Key considerations when upskilling laboratory teams 

Industry News March 8, 2024
NATA team

In the world of laboratory operations, staff competence is not just a regulatory requirement; it is the cornerstone of quality assurance and reliability. With the increasing complexity of tests and the critical role laboratories play in everything from healthcare to construction, the question of how to develop and document staff competence has never been more pertinent. 

As Australia’s pre-eminent accreditation body, NATA’s role in setting the standards for laboratory performance is unparalleled. The ISO/IEC 17025 and ISO 15189 standards require laboratories to provide evidence of personnel competence through a combination of training and assessment records. With a variety of training options available, laboratory managers face the challenge of finding the best professional development solution for their teams. But which is better – individual units, packaged short courses, or full accredited qualifications?

At LTT, we understand that ensuring staff competence is a multifaceted challenge that requires a comprehensive approach. Each path offers distinct advantages and limitations, making it crucial to understand their impact on upskilling and confirming the abilities of laboratory employees. 

Short skill sets & courses 


  • Specificity: Tailored short courses can be designed to address specific skills gaps or emerging technologies, providing targeted learning that directly applies to the immediate needs of the laboratory.  
  • Speed: These courses are typically shorter in duration, allowing staff to quickly acquire new skills without significant downtime or disruption to laboratory operations. 
  • Low cost: Short courses can be cost-effective, especially for laboratories needing to train staff in specific areas without the broader scope of a full qualification. 


  • Narrow focus: While offering targeted training, short courses may not provide the comprehensive skill set that comes with a full qualification, potentially leaving gaps in broader knowledge and skills. 
  • Limited use: Certificates from short courses or skill sets may be insufficient evidence of staff training at audit. 

Full qualifications 


  • Broad skill development: Accredited qualifications offer a comprehensive curriculum that covers a wide range of skills and knowledge, ensuring well-rounded competencies. 
  • Increased recognition: Nationally recognised qualifications like the MSL40122 Certificate IV in Laboratory Techniques may go further in enhancing staff engagement compared with short courses.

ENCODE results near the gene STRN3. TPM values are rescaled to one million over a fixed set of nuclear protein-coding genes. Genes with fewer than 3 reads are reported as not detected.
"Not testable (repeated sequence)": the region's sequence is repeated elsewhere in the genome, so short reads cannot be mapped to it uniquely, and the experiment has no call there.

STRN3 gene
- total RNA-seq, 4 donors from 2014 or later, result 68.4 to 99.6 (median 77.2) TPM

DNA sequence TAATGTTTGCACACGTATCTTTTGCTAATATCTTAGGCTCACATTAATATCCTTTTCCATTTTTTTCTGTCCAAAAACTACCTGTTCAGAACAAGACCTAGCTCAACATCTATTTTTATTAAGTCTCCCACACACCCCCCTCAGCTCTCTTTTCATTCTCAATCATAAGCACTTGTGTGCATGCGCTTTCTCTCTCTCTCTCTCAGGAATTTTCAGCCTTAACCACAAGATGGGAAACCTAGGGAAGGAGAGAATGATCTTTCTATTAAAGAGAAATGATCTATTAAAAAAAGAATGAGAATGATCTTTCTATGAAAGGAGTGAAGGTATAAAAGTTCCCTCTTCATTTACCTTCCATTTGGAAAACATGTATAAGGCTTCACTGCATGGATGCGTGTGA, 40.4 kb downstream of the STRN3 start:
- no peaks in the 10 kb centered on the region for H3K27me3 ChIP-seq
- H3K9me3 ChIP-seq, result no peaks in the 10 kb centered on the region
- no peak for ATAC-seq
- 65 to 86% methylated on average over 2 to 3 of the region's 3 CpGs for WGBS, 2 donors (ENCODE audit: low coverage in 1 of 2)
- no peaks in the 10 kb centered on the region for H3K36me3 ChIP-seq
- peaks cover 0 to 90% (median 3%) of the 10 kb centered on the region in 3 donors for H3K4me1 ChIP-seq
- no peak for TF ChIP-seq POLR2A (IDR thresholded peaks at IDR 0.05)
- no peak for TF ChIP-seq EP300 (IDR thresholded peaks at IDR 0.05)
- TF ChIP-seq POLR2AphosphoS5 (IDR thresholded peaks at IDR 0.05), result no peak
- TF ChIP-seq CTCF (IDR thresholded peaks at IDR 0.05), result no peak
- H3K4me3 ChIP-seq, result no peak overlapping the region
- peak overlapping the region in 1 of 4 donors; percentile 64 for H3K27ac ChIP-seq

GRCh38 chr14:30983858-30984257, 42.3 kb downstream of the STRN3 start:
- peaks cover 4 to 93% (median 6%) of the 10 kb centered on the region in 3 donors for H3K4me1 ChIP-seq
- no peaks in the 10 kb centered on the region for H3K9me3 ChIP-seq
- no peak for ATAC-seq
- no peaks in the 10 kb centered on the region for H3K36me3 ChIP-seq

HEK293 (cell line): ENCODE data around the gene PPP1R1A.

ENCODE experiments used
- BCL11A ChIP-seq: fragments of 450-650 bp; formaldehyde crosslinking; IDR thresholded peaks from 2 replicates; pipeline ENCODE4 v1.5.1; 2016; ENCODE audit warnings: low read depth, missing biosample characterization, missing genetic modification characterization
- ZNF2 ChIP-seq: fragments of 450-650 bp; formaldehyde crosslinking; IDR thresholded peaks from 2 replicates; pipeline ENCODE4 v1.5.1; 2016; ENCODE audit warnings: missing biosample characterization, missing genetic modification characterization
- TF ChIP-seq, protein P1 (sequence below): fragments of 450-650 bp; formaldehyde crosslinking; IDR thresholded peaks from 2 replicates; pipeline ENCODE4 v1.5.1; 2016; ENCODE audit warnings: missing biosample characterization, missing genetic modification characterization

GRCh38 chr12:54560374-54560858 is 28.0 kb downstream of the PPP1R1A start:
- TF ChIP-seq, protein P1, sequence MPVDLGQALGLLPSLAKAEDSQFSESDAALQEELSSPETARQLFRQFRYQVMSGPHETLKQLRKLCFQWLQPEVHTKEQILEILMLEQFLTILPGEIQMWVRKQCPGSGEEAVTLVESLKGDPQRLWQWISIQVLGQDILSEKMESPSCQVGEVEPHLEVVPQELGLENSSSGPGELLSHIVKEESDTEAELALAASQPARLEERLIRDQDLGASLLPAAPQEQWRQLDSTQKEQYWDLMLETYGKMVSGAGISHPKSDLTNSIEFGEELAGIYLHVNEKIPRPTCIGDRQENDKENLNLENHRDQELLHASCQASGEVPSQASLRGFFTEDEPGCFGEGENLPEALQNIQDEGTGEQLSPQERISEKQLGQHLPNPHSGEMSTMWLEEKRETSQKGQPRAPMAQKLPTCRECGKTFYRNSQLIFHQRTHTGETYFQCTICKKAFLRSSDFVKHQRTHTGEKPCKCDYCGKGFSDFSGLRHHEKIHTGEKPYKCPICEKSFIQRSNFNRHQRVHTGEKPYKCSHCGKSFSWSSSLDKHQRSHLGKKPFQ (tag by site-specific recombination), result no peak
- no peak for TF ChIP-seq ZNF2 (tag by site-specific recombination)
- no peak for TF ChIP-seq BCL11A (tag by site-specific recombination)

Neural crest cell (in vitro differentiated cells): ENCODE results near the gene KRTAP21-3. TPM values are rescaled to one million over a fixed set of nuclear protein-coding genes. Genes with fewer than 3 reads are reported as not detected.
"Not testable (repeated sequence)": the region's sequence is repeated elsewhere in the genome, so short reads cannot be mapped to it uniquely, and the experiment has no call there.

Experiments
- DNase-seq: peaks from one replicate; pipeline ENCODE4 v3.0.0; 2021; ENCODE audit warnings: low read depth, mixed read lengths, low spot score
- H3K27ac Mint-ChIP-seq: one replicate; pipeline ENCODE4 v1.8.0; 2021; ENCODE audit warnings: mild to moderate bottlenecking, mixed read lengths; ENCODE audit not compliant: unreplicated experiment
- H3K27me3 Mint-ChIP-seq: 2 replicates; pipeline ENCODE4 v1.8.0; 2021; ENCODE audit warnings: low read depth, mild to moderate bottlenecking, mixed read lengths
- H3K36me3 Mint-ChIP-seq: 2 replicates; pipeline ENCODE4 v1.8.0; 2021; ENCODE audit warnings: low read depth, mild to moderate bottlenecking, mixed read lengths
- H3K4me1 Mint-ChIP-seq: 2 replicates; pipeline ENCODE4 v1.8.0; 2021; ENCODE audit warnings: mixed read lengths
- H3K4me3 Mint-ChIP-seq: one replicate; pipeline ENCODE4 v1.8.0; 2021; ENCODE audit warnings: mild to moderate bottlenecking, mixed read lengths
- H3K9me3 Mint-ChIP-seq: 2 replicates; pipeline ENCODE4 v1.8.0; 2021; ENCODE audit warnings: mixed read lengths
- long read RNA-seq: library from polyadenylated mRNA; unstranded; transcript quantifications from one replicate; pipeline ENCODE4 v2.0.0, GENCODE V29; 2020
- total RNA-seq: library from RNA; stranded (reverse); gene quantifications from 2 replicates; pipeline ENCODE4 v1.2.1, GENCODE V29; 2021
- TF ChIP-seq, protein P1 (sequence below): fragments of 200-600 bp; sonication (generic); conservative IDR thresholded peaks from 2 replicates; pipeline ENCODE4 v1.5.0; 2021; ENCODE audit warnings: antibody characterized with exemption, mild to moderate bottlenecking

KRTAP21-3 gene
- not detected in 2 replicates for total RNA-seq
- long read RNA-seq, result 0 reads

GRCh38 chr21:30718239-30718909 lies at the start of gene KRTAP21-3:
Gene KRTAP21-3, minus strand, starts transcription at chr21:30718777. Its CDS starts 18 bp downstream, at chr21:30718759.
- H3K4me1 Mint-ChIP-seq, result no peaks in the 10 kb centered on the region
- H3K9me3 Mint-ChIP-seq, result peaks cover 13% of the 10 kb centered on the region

• Staff retention: Team members are less likely to want to move on if they are working towards a nationally recognised qualification. 
  • Government support: Full qualifications for in-demand industry skills are frequently included in Federal and State Government incentive and support programs. 


  • Time to complete: Achieving accredited qualifications does require a time investment from the laboratory supporting their staff to undergo training. 
  • Employee commitment: Individual motivations and availability to commit to study are important considerations when formulating a staff learning and development strategy. 

Professional development programs should be guided by the laboratory’s specific needs, goals, and constraints. Factors to consider include the nature of any skills gaps, the urgency of the training need, budgetary considerations balanced against funding opportunities, and long-term career pathways for key individuals. For laboratories facing rapidly changing technologies or needing to address immediate skills shortages, tailored short courses may offer an effective solution. Conversely, for laboratories looking to build a foundation of highly skilled personnel to support long-term quality and safety objectives, investing in accredited qualifications may be more beneficial. Ultimately, an approach designed specifically to meet the business’s individual needs is required. 

Accreditation Matters 2024 | June 25-26 

Platinum Sponsor LTT’s CEO, Simon Gazia, will join forces with NATA’s Naomi Aitken and SA Pathology’s Jason Graefling to delve into the critical topic of staff competence and upskilling. As we look forward to the conference, we invite all stakeholders in the laboratory sector to join us in this important dialogue. Together, we can ensure that the laboratories serving our communities are staffed by competent, skilled professionals capable of delivering the reliable outcomes upon which we all depend. 

Learn more about LTT here